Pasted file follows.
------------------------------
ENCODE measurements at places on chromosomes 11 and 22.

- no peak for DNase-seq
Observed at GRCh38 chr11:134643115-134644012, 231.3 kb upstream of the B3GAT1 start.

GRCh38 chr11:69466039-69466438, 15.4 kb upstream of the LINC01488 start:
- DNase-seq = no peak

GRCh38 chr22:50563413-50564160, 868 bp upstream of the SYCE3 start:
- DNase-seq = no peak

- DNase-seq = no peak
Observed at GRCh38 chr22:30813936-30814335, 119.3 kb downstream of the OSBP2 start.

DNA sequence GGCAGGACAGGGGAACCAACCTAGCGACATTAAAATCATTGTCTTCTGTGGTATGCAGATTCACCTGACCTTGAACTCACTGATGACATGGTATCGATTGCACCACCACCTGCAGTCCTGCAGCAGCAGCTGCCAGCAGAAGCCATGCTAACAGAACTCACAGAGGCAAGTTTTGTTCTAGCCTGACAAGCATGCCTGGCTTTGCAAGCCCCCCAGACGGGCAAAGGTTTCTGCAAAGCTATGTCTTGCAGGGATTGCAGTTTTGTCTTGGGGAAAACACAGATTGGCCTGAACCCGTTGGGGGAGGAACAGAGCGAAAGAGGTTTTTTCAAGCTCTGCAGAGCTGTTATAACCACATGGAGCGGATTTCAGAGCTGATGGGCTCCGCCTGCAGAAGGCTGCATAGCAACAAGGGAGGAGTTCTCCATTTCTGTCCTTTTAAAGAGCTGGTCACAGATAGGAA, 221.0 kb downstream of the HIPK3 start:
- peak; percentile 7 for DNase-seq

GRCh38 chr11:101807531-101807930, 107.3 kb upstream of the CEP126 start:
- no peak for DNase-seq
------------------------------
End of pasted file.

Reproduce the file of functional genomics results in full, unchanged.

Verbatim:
ENCODE measurements at places on chromosomes 11 and 22.

- no peak for DNase-seq
Observed at GRCh38 chr11:134643115-134644012, 231.3 kb upstream of the B3GAT1 start.

GRCh38 chr11:69466039-69466438, 15.4 kb upstream of the LINC01488 start:
- DNase-seq = no peak

GRCh38 chr22:50563413-50564160, 868 bp upstream of the SYCE3 start:
- DNase-seq = no peak

- DNase-seq = no peak
Observed at GRCh38 chr22:30813936-30814335, 119.3 kb downstream of the OSBP2 start.

DNA sequence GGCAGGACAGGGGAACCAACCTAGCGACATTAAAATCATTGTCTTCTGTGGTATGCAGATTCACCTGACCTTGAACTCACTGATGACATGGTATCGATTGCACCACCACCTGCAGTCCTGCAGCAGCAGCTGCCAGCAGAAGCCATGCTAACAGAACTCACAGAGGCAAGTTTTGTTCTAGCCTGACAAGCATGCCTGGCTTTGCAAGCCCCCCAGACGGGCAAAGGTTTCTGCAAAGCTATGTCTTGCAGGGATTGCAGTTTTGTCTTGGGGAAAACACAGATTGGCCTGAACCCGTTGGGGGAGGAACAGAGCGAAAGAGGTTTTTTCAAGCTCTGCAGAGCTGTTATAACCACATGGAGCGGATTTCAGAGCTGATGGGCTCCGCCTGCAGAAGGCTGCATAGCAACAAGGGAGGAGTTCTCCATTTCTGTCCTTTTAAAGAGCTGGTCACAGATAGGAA, 221.0 kb downstream of the HIPK3 start:
- peak; percentile 7 for DNase-seq

GRCh38 chr11:101807531-101807930, 107.3 kb upstream of the CEP126 start:
- no peak for DNase-seq